The Paris Agreement – What does it really mean for Canada?
[caption id="attachment_22697" align="alignleft" width="150"] Stephen Hazell
Director of Conservation
and General Counsel[/caption]
The Paris Agreement signed Saturday by virtually all the countries of the world is truly a major success. Congratulations to Prime Minister Trudeau and Environment Minister McKenna for playing such a constructive role in the negotiations. But let’s also thank Louise Comeau, Steven Guilbeault, Elizabeth May and the many other environmentalists who kept hope alive--pushing for an international agreement despite 10 years of obstructionism from the previous government.
The Agreement commits governments to hold the increase in global average temperature to well below 2 °C and pursue efforts to limit the temperature increase to 1.5 °C. A fund of at least $100 billion to finance climate change mitigation and adaptation measures in developing countries is established. Governments are called upon to conserve and enhance sinks and reservoirs of greenhouse gases (such as forests and grasslands).
Implementing the Paris Agreement is a huge challenge for Canada let alone less-developed countries. In effect, implementation means that fossil fuel production would be phased out globally in the coming decades and replaced by renewable energy sources and much more efficient use of all energy supplies.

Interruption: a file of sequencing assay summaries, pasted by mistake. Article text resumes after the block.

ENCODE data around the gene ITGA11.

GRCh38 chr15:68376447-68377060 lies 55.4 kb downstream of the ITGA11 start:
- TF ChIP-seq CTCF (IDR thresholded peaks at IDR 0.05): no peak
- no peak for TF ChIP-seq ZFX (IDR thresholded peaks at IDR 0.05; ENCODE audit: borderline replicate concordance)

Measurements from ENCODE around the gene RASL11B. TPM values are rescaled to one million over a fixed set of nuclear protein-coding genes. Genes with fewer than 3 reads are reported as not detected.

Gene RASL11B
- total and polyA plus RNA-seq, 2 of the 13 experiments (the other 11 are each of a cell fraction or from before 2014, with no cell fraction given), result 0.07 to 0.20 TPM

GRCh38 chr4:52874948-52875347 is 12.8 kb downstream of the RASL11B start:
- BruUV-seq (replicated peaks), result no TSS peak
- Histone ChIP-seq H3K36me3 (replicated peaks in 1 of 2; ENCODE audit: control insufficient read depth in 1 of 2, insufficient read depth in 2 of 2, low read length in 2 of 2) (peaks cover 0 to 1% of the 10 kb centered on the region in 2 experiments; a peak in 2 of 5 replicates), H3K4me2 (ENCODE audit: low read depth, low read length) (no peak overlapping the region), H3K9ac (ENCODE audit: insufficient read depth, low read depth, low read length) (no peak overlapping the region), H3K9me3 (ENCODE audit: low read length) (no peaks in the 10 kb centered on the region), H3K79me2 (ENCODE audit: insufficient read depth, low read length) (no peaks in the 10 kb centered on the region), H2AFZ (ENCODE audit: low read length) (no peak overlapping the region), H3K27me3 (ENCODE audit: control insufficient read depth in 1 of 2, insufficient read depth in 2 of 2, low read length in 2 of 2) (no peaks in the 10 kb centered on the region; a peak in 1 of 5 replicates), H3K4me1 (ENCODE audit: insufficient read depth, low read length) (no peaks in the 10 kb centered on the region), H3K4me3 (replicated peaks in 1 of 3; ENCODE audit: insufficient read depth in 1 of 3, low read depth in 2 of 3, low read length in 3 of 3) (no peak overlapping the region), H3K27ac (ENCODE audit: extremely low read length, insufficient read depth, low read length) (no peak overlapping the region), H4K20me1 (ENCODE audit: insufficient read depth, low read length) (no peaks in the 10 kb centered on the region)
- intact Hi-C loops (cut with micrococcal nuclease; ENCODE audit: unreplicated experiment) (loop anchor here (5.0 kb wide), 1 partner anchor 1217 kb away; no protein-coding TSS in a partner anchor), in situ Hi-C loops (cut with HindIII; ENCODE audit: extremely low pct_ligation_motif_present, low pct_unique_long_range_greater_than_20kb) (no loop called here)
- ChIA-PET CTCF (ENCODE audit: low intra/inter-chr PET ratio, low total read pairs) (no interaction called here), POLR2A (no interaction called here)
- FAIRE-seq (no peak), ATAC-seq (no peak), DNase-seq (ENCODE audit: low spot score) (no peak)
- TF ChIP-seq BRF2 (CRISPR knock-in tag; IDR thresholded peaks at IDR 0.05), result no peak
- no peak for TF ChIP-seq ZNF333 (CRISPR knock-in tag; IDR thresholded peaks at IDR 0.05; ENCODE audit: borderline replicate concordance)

So for Canada, one question is: should any new oil, natural gas, or coal infrastructure (e.g., mines, pipelines, tanker terminals) be approved for what are in essence sunset industries? If Canada is serious about meeting its commitments under the Paris Agreement, shouldn’t the billions of dollars needed to build the proposed Northern Gateway, Trans Mountain and Energy East projects be redirected to financing low-carbon renewable energy projects and to improving the energy efficiency of our homes, industries and vehicles? Shouldn’t the pro-fossil fuel regulatory boards such as the National Energy Board and the offshore boards be replaced by boards with a low-carbon mandate? Shouldn’t all subsidies and export development financing to the fossil fuel industry be cancelled? The benefits to nature of avoiding the negative impacts of fossil fuel megaprojects would be enormous.
Finally, shouldn’t all government be making every effort to protect and grow forests and grasslands, which we know are critically important sinks for greenhouse gas emissions—as well as for wildlife and nature?